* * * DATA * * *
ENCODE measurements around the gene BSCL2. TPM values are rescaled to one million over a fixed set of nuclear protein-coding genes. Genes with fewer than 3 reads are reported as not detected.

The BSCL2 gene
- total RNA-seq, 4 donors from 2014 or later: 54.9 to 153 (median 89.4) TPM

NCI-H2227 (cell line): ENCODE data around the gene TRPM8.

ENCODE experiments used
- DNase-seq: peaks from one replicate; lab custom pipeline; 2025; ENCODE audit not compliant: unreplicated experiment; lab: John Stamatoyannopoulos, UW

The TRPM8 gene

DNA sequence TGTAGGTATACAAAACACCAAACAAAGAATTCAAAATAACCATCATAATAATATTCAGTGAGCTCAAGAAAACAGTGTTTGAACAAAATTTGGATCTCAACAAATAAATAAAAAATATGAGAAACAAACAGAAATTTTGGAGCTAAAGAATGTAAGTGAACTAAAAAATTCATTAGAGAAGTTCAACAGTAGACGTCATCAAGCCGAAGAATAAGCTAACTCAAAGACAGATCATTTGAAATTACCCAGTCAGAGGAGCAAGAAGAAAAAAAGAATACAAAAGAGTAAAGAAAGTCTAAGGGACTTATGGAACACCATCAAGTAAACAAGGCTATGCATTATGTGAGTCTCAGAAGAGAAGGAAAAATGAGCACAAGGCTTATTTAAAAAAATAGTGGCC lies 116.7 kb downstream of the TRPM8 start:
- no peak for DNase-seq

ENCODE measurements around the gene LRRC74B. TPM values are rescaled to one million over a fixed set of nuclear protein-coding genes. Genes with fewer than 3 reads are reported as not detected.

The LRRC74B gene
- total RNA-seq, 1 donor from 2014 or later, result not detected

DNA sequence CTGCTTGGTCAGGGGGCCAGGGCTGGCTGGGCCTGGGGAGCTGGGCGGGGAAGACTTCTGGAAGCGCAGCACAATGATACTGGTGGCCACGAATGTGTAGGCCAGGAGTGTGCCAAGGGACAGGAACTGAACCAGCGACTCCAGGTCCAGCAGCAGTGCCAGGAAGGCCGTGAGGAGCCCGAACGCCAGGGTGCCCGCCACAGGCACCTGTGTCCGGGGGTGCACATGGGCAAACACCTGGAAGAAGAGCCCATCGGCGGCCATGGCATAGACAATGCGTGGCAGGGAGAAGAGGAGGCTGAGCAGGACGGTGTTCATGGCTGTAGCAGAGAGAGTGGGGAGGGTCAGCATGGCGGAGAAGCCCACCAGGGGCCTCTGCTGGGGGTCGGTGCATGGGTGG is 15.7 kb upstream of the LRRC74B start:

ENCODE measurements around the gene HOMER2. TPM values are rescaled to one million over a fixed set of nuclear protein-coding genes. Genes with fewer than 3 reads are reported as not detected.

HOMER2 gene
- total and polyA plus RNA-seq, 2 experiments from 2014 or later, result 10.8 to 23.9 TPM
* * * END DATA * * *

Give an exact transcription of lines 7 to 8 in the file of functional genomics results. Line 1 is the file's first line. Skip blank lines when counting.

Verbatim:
The TRPM8 gene

DNA sequence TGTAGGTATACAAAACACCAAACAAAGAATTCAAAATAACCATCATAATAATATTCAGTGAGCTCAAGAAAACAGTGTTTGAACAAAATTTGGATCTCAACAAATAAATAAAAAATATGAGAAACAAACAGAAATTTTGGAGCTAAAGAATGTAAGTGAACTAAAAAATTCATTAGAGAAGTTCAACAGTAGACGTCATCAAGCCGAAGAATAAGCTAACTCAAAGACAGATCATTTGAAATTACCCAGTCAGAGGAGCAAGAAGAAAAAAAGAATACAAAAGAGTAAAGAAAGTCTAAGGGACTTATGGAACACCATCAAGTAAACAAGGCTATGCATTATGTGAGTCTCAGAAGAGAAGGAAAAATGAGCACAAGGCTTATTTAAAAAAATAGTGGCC lies 116.7 kb downstream of the TRPM8 start: